Old Dog, New Trick: Vermont Wields Enhanced Animal Cruelty Law | Animals | Seven Days | Vermont's Independent Voice

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Old Dog, New Trick: Vermont Wields Enhanced Animal Cruelty Law

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Keira - COURTESY OF ASHLEY HUSK
  • Courtesy of Ashley Husk
  • Keira

Ashley Husk was at home in Ferrisburgh, and nine months pregnant, when she heard a distant gunshot on August 8. She stepped outside to see her dog, Keira, running down the street toward her. Husk wasn't surprised; loud noises had always startled the animal.

But once inside, Keira paced nervously and wouldn't sit down. Husk saw that the dog's hindquarters were covered in blood. She combed through Keira's thick fur and realized the animal was bleeding from multiple wounds.

Husk rushed Keira to the Vergennes Animal Hospital, where vets pulled more than 40 birdshot pellets from the 10-year-old Great Pyrenees and huskie mix.

A neighbor, Michael Roberts, 57, had fired birdshot at Keira from close range after she wandered onto his front yard, authorities say. State police arrested him on a felony charge of aggravated animal cruelty — the first such case since a fortified law went into effect on July 1 allowing harsher penalties for that offense. Roberts is due in Addison Superior Court next month.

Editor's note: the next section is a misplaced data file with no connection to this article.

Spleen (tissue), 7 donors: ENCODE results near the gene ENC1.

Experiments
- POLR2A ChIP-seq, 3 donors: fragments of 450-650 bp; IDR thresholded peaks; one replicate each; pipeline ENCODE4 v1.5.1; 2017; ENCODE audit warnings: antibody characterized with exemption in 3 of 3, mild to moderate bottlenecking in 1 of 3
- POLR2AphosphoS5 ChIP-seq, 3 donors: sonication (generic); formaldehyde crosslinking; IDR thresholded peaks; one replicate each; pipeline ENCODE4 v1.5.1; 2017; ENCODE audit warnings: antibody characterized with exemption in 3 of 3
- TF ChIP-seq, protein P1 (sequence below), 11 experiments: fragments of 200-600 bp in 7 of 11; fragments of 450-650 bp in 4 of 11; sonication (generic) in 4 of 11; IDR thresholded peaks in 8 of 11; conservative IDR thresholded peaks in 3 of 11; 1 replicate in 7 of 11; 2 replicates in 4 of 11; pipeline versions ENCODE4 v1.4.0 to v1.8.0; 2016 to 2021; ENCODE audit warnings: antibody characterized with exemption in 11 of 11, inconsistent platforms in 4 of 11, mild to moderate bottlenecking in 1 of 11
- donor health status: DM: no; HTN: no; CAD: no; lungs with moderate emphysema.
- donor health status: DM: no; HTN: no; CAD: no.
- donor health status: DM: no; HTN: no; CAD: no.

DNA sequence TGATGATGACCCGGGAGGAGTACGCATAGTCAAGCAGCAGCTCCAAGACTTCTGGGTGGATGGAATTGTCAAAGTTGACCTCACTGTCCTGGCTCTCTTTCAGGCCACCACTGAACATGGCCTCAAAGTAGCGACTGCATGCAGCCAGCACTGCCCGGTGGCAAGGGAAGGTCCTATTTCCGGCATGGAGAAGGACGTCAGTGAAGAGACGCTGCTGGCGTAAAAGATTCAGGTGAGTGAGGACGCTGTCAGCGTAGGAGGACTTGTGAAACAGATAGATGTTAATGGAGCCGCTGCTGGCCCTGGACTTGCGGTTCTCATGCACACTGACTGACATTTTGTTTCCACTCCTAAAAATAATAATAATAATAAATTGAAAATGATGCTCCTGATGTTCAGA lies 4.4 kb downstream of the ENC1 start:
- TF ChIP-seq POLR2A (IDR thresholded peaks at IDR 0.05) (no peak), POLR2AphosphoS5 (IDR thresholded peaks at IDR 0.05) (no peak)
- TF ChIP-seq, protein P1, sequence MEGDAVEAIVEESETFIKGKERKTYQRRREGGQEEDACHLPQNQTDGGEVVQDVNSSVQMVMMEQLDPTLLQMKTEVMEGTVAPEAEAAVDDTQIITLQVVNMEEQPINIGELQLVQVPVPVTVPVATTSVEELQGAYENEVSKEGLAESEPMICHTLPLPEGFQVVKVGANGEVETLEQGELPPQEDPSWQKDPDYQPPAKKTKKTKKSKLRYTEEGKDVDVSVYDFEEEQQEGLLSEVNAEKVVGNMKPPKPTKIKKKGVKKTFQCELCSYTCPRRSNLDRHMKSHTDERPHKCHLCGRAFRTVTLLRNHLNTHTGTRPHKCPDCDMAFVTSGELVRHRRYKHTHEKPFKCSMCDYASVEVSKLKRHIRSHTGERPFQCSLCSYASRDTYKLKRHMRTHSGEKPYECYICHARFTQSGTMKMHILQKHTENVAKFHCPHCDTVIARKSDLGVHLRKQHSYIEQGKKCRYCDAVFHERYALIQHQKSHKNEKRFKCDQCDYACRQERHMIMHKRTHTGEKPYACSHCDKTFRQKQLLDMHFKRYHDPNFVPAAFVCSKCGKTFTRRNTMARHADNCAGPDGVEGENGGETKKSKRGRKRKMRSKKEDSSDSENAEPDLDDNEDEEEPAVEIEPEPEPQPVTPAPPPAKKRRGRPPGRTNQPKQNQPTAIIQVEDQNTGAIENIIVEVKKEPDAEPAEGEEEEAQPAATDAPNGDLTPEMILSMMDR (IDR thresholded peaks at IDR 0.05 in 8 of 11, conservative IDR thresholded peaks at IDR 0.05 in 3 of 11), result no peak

X-ray showing birdshot
  • X-ray showing birdshot

During a brief interview in his front yard, Roberts said he intends to fight the charge in court and suggested that there is more to the story. "It's a neighborhood thing," he said. "It's not something I wanted to do." He declined further comment.

Husk, 29, seemed genuinely puzzled by her neighbor's actions. She said neither she nor her husband, Andy, was feuding with him. Roberts lives across Sand Road about 100 yards from her family's home in a quiet, rural area between Lake Champlain and a patchwork of dairy farms. She said Roberts had never complained — or even mentioned — that Keira was wandering onto his property or causing any problems.

"If he had, we would have put an end to it," Ashley Husk said. In an imaginary interaction with Roberts, she addressed her neighbor: "If you don't want her on your lawn, that's fine. But why would you shoot the animal?" She added, "You can't just get angry and resolve your anger with a firearm. You have to be an adult and talk to people if you have a problem."